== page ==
Some members of the commission — which is composed of four citizens appointed by the president, four members of the House of Representatives and four senators — are now lobbying for an additional $50 million in taxpayer funding.
Bruce Cole, a member of the commission who has been critical of the spending, calls the process behind the Eisenhower memorial “the classic definition of a Washington boondoggle.”
The final cost of the monument is now estimated to reach $150 million. In contrast, the Lincoln Memorial cost $47 million to build, adjusted for inflation, according to research by the National Civic Art Society. The expansive Franklin D. Roosevelt Memorial, with five water features, four open-air “rooms” and numerous statues and sculptures spread across nearly 8 acres, cost a comparatively modest $65 million.
For taking $65 million from the pockets of taxpayers with absolutely nothing to show for it, the Dwight D. Eisenhower Memorial Commission has been awarded the Golden Hammer, a weekly mark of shame for egregious examples of wasteful spending of tax dollars.
Rampant spending and interminable delays associated with the monument are rooted in the commission’s decision to award the memorial’s design contract to celebrated avant-garde architect Frank Gehry. The selection of Mr. Gehry’s design was fraught with issues, including special treatment for the celebrity architect, a House Committee on Natural Resources majority staff report about the project found.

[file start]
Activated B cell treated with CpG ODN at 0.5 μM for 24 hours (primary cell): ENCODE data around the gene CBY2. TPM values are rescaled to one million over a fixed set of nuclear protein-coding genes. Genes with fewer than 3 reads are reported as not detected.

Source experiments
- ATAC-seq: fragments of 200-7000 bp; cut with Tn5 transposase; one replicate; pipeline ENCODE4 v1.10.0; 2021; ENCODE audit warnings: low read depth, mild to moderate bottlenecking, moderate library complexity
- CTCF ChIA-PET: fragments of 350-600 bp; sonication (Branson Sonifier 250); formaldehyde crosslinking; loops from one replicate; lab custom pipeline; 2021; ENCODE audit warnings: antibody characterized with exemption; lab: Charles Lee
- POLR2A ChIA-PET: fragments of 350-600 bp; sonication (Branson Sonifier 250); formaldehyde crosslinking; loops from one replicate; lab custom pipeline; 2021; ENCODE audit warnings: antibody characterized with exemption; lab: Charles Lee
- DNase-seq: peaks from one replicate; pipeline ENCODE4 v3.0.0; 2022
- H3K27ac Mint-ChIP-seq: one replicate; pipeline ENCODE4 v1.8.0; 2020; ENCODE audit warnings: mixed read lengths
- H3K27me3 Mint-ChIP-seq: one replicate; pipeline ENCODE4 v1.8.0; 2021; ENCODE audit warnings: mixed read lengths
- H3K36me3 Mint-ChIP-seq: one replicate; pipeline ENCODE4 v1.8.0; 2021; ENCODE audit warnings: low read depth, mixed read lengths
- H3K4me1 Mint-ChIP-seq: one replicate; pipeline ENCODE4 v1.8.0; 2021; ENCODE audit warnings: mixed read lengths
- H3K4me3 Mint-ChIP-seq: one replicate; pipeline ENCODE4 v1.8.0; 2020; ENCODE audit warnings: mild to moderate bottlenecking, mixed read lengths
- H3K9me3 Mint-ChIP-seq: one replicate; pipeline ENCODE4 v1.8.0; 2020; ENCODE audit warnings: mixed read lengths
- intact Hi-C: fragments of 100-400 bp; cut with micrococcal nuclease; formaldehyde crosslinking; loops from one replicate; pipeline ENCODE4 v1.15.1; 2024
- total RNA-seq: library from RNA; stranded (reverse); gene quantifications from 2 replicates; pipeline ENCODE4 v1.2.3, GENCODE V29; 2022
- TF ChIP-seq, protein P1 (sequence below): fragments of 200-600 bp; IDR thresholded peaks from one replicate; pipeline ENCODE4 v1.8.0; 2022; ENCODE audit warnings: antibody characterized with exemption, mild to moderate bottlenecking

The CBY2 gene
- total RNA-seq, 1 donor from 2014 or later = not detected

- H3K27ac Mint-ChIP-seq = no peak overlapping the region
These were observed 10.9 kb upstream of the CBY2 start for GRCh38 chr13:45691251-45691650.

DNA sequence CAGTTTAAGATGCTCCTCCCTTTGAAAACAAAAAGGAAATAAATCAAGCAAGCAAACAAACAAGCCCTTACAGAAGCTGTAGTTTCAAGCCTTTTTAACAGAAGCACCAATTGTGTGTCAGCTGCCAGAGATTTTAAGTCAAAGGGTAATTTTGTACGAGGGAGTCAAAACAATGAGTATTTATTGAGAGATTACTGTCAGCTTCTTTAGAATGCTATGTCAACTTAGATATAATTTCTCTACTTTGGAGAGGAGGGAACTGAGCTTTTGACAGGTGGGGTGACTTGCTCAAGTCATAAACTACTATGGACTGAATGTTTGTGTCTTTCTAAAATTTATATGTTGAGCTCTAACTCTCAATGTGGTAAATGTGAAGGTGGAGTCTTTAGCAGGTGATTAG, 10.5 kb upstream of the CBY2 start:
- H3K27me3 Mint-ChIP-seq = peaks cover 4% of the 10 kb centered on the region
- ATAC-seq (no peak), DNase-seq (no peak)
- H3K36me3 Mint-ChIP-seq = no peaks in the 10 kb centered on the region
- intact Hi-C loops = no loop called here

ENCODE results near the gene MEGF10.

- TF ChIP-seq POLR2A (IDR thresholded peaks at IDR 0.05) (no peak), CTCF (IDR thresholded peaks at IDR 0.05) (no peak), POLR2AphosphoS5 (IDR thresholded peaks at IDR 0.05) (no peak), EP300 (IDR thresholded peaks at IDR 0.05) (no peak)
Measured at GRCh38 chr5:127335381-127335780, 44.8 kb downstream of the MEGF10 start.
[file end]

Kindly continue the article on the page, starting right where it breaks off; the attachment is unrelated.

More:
The report’s authors determined that Mr. Gehry may have been improperly chosen to design the memorial because his submission failed to meet Congress and the commission’s original aesthetic goals. Today, eight years after the original design criteria were established, Mr. Gehry’s plan still fails to meet them. A design jury that evaluated the design proposals even recommended against accepting Mr. Gehry’s proposal.
His design was chosen, nonetheless, partially because “the factors used to select the designer were weighted in a way that benefited a well-known designer such as Gehry,” according to the report.
The chairman of the commission, Rocco C. Siciliano, who served as a special assistant to President Eisenhower, declined to speak on the record, citing ill health.
Carl Reddel, a retired Air Force general who serves as the commission’s executive director, said Mr. Gehry was the ideal choice for a designer of the Eisenhower memorial given the president’s “international constituency.”
“Frank Gehry is the most celebrated architect in the world,” Mr. Reddel said, adding that the name will appeal to “many different stakeholders nationally and internationally” such as “people from WWII ally countries and early NATO members.”
John S.D. Eisenhower, the president’s son, who died late last year, requested that his father be remembered “with an Eisenhower Square that is a green open space with a simple statue in the middle, and quotations from his most important sayings.”